I used to hate Valentine's Day. All romantic notions and lofty daydreams wrapped in red satin bows, just waiting for disappointment and disillusionment. It never works out the way it does on the Hallmark channel. I tread carefully here, since I've had the same Valentine for over thirty years and I absolutely wouldn't have it any other way. He speaks a beautiful love language. But offerings of flowers and candlelight on a specific day in the middle of February isn't it.
Truth be told, I'm not the best gift-giver either. I try hard, but I can't always make the grand ideas in my head match what actually happens, especially on a deadline of someone else's making. Two years ago, I hated Valentine's Day the most. That was my first year of Instagram. Since I use Pinterest maybe 4 times a year and only when I'm specifically researching to find out how to do something, Instagram is my visual connection to the vast world out there.
Instagram explodes with hearts and flowers and husbands and mothers who are just so very good at this whole Valentine thing. Last year, I didn't even look there at all on February 14 because the year before it was so deflating. Not good enough. Not good enough. Not good enough.
It's a language problem, really. I see that now. Love speaks so many languages and sometimes, there is only one person in the world who can understand the language of another. And, if that is the case, then a picture posted for all the world to see probably isn't going to convey its meaning.
My friend Lisa-Jo is writing today about all the ways Love runs. She is putting words to the expressions of love that far exceed cards in red envelopes and out-of-season, not-local-at-all flowers. She's got an amazing, amazing act of love to tell you about, something we can all share.
She asked about gardens and love. I laughed out loud, alone in my bed last night, when I read it. Gardens are sort of running joke around here. In my imagination, I have a lush, beautiful garden growing in my backyard. Something nearly big enough to sustain us. It's a ridiculous dream in a lot of ways. I can't do the labor to establish a garden of that size. Most of our backyard is a soccer field. And, really, do the math: do you know how much spinach I'd have to plant to keep a family this size in salad? It's crazy. My husband spends long days working and any "leisure time" caring for his children. He wasn't called to be a farmer, even of a little farm. He was called to be the dad on the sidelines all over the world.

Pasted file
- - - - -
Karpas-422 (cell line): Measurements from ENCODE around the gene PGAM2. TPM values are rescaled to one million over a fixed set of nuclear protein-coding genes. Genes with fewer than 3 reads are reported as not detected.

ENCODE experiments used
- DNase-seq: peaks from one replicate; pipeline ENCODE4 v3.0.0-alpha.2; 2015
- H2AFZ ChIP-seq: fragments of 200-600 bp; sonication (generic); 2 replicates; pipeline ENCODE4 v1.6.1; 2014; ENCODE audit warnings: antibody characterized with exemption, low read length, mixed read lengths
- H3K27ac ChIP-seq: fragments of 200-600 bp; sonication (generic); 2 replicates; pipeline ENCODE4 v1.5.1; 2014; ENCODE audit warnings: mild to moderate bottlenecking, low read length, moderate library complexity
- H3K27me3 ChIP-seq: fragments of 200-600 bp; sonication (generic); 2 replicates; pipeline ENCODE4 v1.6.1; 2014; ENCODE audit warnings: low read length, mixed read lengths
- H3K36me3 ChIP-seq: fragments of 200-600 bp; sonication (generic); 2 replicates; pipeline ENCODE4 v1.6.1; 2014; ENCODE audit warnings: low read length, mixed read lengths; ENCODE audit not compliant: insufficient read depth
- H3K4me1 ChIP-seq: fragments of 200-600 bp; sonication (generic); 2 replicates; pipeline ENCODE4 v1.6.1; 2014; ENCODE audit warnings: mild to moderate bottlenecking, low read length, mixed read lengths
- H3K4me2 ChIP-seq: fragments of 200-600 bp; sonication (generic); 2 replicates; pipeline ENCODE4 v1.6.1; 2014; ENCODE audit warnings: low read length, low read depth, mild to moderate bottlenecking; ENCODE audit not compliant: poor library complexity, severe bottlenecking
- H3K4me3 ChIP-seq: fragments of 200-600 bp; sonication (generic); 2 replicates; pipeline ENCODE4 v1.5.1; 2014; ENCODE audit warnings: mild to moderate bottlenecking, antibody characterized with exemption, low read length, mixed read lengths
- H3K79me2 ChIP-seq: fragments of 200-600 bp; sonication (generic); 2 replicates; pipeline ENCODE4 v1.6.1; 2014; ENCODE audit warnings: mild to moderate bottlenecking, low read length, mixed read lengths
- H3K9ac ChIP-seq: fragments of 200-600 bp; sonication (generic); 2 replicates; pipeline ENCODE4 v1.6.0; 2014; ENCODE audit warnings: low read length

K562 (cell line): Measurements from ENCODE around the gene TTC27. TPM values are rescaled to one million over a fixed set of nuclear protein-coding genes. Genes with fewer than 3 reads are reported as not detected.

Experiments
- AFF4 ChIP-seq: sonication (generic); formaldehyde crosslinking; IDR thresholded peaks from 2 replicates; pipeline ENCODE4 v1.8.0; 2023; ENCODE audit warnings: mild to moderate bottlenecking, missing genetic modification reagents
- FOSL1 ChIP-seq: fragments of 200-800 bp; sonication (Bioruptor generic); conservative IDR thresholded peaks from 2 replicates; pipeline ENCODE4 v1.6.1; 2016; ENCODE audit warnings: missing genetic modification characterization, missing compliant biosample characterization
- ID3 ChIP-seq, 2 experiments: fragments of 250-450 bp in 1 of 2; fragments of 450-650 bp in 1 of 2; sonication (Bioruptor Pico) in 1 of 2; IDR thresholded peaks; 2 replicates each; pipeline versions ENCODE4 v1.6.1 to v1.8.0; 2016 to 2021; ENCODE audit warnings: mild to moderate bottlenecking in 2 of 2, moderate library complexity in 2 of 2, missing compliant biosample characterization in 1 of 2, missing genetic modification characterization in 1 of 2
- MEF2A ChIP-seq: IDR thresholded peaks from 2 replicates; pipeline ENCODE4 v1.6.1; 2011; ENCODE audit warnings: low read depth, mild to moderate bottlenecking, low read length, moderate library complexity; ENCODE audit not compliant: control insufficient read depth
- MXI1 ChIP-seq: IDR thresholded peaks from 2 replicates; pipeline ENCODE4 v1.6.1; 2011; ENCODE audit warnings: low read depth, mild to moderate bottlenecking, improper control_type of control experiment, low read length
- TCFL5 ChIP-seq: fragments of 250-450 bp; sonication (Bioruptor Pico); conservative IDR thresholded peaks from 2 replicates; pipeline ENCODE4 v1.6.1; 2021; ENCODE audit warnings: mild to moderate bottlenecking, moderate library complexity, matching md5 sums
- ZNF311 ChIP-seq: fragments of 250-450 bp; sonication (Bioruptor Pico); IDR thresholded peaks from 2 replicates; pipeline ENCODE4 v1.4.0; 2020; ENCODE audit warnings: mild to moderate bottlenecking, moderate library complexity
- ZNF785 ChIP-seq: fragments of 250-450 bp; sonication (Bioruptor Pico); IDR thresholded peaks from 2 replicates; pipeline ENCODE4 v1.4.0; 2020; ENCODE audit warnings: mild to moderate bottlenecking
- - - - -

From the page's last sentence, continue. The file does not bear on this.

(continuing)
So, I have a little vegetable garden and a full bed of roses along the side of the house. And I can't ever go out to tend those roses without remembering the words spoken by Blessed Teresa of Calcutta. "How can there be too many children? That's like saying there are too many flowers."
My husband has spent the last 26 years gathering the most amazing bouquet for me. He tends it ever so carefully. He shelters it in life's raging storms. He tenderly tucks warmth around it on cold nights and he offers it nourishment and refreshment on hot days. He blows gentle breezes onto its faces and smiles sunshine at how beautifully it blooms.
Today, he'll try to do a little airline magic to get home after all flights were canceled yesterday. Likely, he'll have to drive to an airport other than the one he intended originally. He'll have to catch a plane that flies "home" to the airport in the city instead of the one ten minutes from our house. He'll have to drive home in the slippery, ugly aftermath of what used to be a beautiful snowstorm. And then, he will walk through the door and love will light the room. He'll gather tender rosebuds, and tall, woody reeds of gold. He'll tousle their heads and kiss their cheeks and take their handmade offerings and tell them how wonderful it all is.
I will remember that this is my Valentine bouquet, grown in the garden of his heart and this man has sown seeds of love and made sure the finest blossoms grew. every. single. day. since he first promised he would on a dark Valentine's Eve 32 years ago. That's one dedicated gardener, there.
"There is no greater happiness for a man than approaching a door at the end of a day knowing someone on the other side of that door is waiting for the sound of his footsteps."
~ Ronald Reagan
My heart skips a beat just thinking about his footsteps on the front porch.
Psst: Go visit Lisa-Jo.